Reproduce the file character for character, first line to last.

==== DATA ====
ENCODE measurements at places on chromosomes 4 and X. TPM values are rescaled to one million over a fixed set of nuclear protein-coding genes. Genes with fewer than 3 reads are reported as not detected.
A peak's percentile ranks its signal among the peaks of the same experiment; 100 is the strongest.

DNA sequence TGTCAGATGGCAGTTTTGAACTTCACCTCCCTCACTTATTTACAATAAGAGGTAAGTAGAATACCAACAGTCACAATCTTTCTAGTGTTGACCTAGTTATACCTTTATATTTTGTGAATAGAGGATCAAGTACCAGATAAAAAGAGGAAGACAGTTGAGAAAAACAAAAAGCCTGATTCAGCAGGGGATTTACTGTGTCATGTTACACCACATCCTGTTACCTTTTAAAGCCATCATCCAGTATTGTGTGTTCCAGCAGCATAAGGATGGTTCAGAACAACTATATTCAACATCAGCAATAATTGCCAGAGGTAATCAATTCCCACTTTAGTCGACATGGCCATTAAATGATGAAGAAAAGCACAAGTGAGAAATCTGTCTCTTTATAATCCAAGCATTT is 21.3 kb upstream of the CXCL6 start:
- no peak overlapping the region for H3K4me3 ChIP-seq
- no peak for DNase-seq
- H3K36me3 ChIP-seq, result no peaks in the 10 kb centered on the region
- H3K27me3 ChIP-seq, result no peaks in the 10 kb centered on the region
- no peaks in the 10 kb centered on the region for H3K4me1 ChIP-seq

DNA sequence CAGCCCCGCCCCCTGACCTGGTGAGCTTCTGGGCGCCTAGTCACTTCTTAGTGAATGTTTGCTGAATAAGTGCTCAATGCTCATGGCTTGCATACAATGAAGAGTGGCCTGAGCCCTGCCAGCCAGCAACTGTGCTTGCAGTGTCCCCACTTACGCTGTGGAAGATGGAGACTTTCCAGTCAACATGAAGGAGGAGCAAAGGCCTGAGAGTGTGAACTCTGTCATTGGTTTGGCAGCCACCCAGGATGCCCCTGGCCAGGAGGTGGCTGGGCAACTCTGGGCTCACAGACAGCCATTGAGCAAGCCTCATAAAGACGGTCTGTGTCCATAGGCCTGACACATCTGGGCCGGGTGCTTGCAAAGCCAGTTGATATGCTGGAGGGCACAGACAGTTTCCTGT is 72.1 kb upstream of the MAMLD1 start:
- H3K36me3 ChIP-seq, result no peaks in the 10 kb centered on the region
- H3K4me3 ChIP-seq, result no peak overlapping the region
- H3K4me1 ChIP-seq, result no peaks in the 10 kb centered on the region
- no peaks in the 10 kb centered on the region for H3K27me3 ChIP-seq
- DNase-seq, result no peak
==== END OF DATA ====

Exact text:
ENCODE measurements at places on chromosomes 4 and X. TPM values are rescaled to one million over a fixed set of nuclear protein-coding genes. Genes with fewer than 3 reads are reported as not detected.
A peak's percentile ranks its signal among the peaks of the same experiment; 100 is the strongest.

DNA sequence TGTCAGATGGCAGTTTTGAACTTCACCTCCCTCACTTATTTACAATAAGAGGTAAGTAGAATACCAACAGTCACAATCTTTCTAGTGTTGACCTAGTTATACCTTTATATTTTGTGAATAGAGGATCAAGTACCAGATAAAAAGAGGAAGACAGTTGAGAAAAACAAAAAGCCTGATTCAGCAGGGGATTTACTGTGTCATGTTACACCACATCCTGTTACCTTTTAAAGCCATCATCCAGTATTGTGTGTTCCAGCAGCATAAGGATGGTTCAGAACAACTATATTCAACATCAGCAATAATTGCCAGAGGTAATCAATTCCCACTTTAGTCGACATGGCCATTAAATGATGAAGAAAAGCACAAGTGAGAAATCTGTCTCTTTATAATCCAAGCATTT is 21.3 kb upstream of the CXCL6 start:
- no peak overlapping the region for H3K4me3 ChIP-seq
- no peak for DNase-seq
- H3K36me3 ChIP-seq, result no peaks in the 10 kb centered on the region
- H3K27me3 ChIP-seq, result no peaks in the 10 kb centered on the region
- no peaks in the 10 kb centered on the region for H3K4me1 ChIP-seq

DNA sequence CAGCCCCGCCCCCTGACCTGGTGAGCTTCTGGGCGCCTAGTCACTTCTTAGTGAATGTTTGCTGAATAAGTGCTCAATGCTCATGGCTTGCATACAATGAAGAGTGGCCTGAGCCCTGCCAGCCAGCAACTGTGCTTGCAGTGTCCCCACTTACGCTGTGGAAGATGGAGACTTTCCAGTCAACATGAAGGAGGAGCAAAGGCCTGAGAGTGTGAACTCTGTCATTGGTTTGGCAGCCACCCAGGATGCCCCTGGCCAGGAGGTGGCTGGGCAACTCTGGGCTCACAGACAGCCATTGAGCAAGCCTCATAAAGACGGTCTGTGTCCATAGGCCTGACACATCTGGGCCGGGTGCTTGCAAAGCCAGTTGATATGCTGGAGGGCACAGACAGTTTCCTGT is 72.1 kb upstream of the MAMLD1 start:
- H3K36me3 ChIP-seq, result no peaks in the 10 kb centered on the region
- H3K4me3 ChIP-seq, result no peak overlapping the region
- H3K4me1 ChIP-seq, result no peaks in the 10 kb centered on the region
- no peaks in the 10 kb centered on the region for H3K27me3 ChIP-seq
- DNase-seq, result no peak